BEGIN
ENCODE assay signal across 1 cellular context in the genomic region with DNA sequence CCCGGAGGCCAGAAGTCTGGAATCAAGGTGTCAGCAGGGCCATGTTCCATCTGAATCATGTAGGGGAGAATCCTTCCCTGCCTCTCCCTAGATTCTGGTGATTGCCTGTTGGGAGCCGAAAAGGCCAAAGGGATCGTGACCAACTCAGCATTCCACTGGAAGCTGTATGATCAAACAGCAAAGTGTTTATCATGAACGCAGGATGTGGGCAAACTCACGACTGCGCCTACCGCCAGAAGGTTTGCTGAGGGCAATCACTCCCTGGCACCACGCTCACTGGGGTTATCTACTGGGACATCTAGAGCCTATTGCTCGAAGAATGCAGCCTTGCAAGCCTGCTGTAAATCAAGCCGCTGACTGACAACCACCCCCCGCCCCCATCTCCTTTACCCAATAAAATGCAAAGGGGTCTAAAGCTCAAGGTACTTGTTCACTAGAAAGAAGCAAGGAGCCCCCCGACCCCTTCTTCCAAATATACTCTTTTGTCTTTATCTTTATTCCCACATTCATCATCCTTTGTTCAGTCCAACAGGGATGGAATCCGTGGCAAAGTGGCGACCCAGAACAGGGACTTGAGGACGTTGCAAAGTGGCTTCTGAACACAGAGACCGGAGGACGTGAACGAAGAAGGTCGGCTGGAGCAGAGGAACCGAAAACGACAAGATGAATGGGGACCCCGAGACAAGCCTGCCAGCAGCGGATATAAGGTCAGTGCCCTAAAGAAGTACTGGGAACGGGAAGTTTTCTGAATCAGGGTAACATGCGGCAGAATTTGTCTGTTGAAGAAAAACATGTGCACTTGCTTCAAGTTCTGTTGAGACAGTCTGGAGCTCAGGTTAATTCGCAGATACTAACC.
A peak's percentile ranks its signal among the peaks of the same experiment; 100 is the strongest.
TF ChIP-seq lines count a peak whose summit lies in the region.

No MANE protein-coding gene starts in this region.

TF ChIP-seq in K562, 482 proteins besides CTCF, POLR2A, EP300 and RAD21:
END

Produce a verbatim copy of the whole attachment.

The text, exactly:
ENCODE assay signal across 1 cellular context in the genomic region with DNA sequence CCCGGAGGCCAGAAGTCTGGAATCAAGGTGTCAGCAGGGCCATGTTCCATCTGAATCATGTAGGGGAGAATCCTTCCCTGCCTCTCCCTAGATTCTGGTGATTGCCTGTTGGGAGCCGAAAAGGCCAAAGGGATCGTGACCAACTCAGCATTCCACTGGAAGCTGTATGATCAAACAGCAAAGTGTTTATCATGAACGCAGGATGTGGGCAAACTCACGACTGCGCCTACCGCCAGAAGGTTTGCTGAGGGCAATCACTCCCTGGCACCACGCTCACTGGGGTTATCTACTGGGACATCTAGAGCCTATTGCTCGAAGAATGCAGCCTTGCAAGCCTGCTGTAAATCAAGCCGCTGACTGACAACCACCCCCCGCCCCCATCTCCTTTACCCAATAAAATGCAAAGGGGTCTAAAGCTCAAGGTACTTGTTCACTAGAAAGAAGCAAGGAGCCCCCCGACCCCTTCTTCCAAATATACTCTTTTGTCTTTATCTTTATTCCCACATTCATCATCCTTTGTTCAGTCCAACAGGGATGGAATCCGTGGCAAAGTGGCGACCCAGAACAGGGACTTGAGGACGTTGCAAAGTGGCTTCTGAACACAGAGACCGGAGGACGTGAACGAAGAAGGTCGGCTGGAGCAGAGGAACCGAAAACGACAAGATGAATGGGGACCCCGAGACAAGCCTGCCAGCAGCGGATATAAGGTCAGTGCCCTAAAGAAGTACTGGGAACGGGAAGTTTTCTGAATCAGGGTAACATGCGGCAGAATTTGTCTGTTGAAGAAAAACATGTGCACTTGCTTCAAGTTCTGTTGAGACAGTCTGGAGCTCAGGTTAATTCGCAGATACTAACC.
A peak's percentile ranks its signal among the peaks of the same experiment; 100 is the strongest.
TF ChIP-seq lines count a peak whose summit lies in the region.

No MANE protein-coding gene starts in this region.

TF ChIP-seq in K562, 482 proteins besides CTCF, POLR2A, EP300 and RAD21: